The Science of Reading

What Is Listening Comprehension?

Notes from Shifting the Balance: 6 Ways to Bring the Science of Reading into the Balanced Literacy Classroom 

Check it out here on Amazon

Shift 1: Rethinking How Reading Comprehension Begins

What is listening comprehension?

Listening comprehension is the capacity to understand spoken language.

In order for a child to comprehend a text (via our listening brain) enough words on the page have to activate language we already have in our heads.

What this means is that reading comprehension begins before children have even started to decode words on a page.

And it begins with the first comprehensible input that they receive, i.e. conversations, and hearing and sharing stories.


How does listening comprehension work?

Listen comprehension involves 3 different processing systems in your brain.

  1. Phonological system: Listens for and produces speech. It gathers chunks of meaning from spoken language.
  2. Meaning system: It collects and stores word meanings, then retrieves those meanings for use later.
  3. Context system: Works with the meaning system to put words into a larger context to decide which meaning fits each context.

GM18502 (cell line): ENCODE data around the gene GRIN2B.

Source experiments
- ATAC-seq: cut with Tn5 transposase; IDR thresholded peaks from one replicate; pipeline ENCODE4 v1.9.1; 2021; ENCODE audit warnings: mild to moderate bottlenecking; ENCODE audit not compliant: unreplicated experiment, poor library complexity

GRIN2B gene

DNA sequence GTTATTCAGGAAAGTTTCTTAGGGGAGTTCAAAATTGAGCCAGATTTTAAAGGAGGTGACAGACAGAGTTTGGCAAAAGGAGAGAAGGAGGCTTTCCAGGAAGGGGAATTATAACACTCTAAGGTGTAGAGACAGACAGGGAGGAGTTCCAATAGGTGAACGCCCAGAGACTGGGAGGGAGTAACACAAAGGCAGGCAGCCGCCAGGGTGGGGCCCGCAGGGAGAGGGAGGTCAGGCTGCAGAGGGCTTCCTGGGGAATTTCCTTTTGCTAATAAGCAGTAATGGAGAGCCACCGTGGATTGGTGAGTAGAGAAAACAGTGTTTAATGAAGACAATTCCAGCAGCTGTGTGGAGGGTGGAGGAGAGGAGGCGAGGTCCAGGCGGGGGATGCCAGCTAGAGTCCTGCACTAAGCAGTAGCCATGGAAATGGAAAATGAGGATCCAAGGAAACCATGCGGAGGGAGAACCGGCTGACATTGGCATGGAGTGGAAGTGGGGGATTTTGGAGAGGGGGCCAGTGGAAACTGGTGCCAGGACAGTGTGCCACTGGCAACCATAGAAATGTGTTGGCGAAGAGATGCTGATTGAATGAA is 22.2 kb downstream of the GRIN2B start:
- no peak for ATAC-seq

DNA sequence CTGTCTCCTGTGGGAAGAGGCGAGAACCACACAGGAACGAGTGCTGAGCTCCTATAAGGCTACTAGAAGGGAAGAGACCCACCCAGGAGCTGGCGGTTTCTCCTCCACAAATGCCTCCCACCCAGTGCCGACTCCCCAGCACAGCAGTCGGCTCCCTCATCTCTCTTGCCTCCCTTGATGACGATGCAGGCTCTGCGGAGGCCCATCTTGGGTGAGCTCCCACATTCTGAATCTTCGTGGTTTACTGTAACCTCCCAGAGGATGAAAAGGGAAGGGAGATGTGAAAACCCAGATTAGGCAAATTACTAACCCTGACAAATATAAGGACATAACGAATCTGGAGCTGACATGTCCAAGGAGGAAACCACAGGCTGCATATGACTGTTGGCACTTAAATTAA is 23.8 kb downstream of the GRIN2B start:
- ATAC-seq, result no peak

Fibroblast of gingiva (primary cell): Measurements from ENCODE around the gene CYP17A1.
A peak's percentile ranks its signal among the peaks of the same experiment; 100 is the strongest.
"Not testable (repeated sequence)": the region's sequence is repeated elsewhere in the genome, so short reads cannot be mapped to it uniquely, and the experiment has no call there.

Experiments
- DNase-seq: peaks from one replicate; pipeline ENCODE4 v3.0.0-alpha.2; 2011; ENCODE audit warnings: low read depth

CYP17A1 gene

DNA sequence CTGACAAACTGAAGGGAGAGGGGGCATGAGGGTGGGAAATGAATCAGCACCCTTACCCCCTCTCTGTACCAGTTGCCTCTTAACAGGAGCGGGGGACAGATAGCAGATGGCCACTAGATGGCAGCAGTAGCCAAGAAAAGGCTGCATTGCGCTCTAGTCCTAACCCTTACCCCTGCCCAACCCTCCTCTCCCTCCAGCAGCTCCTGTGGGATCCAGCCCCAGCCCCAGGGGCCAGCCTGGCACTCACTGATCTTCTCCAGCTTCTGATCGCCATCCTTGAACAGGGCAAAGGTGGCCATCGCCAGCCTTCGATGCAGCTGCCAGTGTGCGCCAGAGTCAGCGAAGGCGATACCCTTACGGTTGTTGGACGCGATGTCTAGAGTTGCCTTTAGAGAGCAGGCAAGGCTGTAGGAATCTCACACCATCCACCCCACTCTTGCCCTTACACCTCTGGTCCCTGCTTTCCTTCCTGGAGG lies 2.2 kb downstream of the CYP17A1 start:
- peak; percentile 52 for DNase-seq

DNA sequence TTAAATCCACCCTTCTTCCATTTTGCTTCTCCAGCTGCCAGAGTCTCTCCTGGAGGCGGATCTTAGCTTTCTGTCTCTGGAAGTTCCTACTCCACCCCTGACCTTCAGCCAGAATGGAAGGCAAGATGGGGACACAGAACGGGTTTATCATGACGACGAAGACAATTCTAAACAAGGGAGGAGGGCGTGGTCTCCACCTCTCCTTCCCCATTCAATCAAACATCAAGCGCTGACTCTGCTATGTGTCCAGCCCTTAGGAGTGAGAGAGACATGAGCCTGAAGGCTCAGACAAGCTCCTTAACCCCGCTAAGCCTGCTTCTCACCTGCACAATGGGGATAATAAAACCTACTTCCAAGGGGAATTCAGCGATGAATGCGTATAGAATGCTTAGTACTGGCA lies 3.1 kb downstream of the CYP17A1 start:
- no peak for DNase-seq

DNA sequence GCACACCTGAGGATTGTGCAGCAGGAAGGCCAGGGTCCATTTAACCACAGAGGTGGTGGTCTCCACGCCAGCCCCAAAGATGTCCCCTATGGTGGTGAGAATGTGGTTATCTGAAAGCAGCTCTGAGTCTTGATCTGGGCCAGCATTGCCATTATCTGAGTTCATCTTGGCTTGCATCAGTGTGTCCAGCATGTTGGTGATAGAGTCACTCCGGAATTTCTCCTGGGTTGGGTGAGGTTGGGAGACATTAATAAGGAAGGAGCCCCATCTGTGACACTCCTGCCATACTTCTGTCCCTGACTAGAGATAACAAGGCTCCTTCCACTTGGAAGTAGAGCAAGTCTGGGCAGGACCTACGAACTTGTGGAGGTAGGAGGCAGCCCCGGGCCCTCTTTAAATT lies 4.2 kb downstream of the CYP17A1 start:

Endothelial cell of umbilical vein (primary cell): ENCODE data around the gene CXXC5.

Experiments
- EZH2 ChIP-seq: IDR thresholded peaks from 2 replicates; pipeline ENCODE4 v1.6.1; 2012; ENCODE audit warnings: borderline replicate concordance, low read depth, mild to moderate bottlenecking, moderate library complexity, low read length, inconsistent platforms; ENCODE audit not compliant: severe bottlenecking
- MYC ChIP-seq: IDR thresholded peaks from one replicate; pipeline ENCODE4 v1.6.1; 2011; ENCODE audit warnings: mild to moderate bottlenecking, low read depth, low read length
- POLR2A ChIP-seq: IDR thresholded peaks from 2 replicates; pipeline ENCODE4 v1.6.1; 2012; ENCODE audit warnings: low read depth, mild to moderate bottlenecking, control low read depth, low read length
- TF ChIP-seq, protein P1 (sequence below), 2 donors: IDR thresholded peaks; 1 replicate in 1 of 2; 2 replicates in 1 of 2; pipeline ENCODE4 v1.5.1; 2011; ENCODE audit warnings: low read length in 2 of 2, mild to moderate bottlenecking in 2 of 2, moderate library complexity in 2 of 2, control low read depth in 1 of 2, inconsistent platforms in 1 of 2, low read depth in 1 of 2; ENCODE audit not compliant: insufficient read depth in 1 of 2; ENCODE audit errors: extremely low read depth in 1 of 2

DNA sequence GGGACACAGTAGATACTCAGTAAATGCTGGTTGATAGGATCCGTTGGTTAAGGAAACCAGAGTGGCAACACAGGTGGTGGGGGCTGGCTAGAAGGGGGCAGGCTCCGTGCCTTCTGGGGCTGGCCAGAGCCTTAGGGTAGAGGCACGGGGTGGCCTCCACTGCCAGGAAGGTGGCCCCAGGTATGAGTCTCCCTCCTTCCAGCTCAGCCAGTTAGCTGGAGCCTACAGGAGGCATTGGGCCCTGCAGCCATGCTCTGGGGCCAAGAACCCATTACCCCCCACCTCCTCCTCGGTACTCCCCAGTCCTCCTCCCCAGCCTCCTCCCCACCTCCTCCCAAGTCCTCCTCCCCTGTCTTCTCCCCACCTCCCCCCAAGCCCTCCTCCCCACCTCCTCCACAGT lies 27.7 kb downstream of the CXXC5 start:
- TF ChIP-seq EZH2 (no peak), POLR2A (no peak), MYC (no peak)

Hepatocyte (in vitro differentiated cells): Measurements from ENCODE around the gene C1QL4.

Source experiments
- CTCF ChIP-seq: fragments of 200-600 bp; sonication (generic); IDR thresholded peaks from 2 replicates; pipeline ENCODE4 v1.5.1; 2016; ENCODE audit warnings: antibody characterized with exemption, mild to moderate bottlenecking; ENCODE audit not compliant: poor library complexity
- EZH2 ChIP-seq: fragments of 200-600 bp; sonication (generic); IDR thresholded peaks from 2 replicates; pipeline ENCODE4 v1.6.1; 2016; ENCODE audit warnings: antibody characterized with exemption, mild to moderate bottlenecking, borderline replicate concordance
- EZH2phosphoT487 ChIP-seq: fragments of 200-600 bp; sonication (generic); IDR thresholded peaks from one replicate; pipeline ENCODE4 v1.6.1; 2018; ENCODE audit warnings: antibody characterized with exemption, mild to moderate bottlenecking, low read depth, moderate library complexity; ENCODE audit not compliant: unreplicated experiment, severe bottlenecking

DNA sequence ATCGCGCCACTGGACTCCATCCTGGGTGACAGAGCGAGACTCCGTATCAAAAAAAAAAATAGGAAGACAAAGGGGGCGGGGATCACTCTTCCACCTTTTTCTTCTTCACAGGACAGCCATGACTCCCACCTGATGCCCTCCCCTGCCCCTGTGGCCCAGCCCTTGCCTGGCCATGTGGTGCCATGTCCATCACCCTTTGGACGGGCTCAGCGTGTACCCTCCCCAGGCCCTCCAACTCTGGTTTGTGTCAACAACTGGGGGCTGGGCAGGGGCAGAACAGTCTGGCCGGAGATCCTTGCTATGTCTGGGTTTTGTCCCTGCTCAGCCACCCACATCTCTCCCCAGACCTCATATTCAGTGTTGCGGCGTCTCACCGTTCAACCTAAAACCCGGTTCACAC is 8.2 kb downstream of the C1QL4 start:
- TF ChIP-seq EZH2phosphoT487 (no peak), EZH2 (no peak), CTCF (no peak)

To get a better idea of these 3 processing systems read this passage:

We tried to get rid of the squirrel, but he loved it too much. Even though the squirrel was still around, the rabbit began to show up regularly. And the duck, with its incessant noise, seemed to always be about the house.

You probably understood the meaning here, but your thinking shifts with each new context clue.

And when you read the title, The Puppy’s Toys, your context and meaning system work together to help you to fully comprehend the entire passage.


Another example:

“Cards are really important to my husband.”

Phonological system: Recognizes the word cards.

Meaning system: Reviews stored vocabulary for possible meanings.

Playing cards

Greeting cards

Social Security cards etc…

Context system: Considers the surrounding context, background knowledge, and language structure to choose the appropriate meaning and form a hypothesis

Your hypothesis may be something like, “She and her husband like to play cards.”

When meaning gets disrupted with new context —”He never wants our kids to get a birthday gift without the perfect card”

This prompts the meaning processing system to reevaluate.

Join the phonics launch team!

Read Part 2: The Simple View of Reading>

Leave a Reply

More posts